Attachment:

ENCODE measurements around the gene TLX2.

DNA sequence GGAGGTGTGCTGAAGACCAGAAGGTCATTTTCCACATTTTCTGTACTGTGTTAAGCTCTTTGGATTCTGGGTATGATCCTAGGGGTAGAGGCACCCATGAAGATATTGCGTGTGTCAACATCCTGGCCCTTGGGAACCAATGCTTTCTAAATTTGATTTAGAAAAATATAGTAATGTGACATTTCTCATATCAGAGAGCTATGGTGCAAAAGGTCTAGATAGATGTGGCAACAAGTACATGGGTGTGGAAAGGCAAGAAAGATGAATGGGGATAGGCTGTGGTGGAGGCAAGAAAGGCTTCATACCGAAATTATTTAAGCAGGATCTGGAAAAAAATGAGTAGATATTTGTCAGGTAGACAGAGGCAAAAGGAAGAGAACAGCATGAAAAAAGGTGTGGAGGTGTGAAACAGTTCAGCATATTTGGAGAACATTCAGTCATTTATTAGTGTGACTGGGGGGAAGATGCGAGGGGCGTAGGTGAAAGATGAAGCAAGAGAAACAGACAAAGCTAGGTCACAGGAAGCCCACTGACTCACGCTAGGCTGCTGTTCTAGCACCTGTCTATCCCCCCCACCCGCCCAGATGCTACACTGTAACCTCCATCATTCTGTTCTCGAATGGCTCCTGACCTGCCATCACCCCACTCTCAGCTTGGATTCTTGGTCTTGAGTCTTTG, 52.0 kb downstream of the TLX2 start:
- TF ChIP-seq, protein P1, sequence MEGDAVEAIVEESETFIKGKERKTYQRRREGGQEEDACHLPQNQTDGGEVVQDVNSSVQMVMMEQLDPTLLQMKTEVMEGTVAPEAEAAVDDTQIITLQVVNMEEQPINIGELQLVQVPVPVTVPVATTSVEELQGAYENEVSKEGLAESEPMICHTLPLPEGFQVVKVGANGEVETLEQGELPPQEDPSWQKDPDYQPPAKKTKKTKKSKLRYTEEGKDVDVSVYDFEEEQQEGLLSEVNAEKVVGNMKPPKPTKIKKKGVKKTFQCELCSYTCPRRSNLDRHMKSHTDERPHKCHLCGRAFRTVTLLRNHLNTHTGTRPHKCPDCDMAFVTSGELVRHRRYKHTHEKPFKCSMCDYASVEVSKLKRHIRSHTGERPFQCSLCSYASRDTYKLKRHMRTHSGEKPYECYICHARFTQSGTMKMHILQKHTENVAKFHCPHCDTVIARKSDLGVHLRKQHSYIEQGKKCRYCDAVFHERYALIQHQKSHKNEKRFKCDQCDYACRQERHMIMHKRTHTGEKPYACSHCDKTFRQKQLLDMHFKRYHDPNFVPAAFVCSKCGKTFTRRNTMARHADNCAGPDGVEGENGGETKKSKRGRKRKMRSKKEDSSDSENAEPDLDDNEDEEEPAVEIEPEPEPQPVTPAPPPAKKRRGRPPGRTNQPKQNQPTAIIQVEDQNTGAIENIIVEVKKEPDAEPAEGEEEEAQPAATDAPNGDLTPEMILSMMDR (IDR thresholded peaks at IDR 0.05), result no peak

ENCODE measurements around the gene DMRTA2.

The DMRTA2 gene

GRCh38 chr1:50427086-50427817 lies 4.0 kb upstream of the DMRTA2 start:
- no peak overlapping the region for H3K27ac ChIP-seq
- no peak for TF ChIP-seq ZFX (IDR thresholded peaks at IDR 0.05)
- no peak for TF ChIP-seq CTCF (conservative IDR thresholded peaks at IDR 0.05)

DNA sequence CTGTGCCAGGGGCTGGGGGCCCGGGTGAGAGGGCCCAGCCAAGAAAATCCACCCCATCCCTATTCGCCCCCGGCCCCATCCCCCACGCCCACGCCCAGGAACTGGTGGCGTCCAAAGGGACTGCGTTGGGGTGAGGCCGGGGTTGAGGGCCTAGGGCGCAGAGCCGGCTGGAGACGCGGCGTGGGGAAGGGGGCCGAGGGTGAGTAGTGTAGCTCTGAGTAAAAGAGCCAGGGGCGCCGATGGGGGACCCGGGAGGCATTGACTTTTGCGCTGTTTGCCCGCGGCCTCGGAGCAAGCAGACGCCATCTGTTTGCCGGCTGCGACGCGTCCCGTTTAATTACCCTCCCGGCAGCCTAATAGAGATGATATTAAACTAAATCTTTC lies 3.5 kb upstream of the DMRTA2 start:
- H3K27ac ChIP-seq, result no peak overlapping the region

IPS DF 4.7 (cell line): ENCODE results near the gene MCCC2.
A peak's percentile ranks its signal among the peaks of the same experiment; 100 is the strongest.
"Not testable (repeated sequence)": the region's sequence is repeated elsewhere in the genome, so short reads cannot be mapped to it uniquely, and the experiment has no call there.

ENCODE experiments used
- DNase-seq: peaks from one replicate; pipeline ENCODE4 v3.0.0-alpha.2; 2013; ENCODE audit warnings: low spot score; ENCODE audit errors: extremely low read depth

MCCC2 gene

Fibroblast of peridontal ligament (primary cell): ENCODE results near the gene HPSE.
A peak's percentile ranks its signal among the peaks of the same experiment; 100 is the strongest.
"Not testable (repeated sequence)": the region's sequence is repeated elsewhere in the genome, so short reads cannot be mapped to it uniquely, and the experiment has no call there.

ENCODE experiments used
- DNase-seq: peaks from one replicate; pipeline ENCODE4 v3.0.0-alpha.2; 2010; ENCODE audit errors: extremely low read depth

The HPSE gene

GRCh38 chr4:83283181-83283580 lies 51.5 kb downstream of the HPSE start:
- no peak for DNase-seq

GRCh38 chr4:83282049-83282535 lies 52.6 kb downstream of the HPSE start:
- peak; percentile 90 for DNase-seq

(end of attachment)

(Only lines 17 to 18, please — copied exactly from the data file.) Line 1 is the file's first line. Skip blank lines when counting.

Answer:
MCCC2 gene

Fibroblast of peridontal ligament (primary cell): ENCODE results near the gene HPSE.